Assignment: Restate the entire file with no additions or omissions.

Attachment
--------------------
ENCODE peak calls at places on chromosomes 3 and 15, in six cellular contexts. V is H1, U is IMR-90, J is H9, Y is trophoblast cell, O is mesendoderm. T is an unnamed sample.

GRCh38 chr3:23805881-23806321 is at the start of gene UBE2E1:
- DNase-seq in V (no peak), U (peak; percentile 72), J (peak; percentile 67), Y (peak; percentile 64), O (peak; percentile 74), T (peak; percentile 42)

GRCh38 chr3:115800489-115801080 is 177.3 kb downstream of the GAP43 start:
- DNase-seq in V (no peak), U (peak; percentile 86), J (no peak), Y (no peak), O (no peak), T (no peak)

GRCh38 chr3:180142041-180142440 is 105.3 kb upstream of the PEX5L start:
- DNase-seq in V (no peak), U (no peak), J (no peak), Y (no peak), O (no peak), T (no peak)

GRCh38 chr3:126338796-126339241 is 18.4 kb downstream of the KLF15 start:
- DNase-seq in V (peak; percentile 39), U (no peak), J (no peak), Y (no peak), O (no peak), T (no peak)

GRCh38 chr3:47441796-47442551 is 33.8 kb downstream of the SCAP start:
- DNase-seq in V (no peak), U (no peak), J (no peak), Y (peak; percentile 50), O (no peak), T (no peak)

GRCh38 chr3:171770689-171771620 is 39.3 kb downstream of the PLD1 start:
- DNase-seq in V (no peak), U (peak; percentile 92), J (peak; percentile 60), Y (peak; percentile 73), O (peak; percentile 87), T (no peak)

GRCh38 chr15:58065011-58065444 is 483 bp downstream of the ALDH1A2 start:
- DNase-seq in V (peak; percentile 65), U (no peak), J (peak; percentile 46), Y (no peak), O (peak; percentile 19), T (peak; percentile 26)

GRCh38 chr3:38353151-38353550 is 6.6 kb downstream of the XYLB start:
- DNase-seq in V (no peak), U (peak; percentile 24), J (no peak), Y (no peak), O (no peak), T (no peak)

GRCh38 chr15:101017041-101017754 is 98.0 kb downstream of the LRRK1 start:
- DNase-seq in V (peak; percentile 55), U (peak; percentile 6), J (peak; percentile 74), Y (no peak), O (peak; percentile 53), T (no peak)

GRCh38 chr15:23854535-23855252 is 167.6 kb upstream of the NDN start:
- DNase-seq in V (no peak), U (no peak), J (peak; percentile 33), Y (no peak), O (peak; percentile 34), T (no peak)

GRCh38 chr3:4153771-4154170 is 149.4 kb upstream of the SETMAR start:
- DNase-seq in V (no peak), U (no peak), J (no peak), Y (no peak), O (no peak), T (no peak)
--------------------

ENCODE peak calls at places on chromosomes 3 and 15, in six cellular contexts. V is H1, U is IMR-90, J is H9, Y is trophoblast cell, O is mesendoderm. T is an unnamed sample.

GRCh38 chr3:23805881-23806321 is at the start of gene UBE2E1:
- DNase-seq in V (no peak), U (peak; percentile 72), J (peak; percentile 67), Y (peak; percentile 64), O (peak; percentile 74), T (peak; percentile 42)

GRCh38 chr3:115800489-115801080 is 177.3 kb downstream of the GAP43 start:
- DNase-seq in V (no peak), U (peak; percentile 86), J (no peak), Y (no peak), O (no peak), T (no peak)

GRCh38 chr3:180142041-180142440 is 105.3 kb upstream of the PEX5L start:
- DNase-seq in V (no peak), U (no peak), J (no peak), Y (no peak), O (no peak), T (no peak)

GRCh38 chr3:126338796-126339241 is 18.4 kb downstream of the KLF15 start:
- DNase-seq in V (peak; percentile 39), U (no peak), J (no peak), Y (no peak), O (no peak), T (no peak)

GRCh38 chr3:47441796-47442551 is 33.8 kb downstream of the SCAP start:
- DNase-seq in V (no peak), U (no peak), J (no peak), Y (peak; percentile 50), O (no peak), T (no peak)

GRCh38 chr3:171770689-171771620 is 39.3 kb downstream of the PLD1 start:
- DNase-seq in V (no peak), U (peak; percentile 92), J (peak; percentile 60), Y (peak; percentile 73), O (peak; percentile 87), T (no peak)

GRCh38 chr15:58065011-58065444 is 483 bp downstream of the ALDH1A2 start:
- DNase-seq in V (peak; percentile 65), U (no peak), J (peak; percentile 46), Y (no peak), O (peak; percentile 19), T (peak; percentile 26)

GRCh38 chr3:38353151-38353550 is 6.6 kb downstream of the XYLB start:
- DNase-seq in V (no peak), U (peak; percentile 24), J (no peak), Y (no peak), O (no peak), T (no peak)

GRCh38 chr15:101017041-101017754 is 98.0 kb downstream of the LRRK1 start:
- DNase-seq in V (peak; percentile 55), U (peak; percentile 6), J (peak; percentile 74), Y (no peak), O (peak; percentile 53), T (no peak)

GRCh38 chr15:23854535-23855252 is 167.6 kb upstream of the NDN start:
- DNase-seq in V (no peak), U (no peak), J (peak; percentile 33), Y (no peak), O (peak; percentile 34), T (no peak)

GRCh38 chr3:4153771-4154170 is 149.4 kb upstream of the SETMAR start:
- DNase-seq in V (no peak), U (no peak), J (no peak), Y (no peak), O (no peak), T (no peak)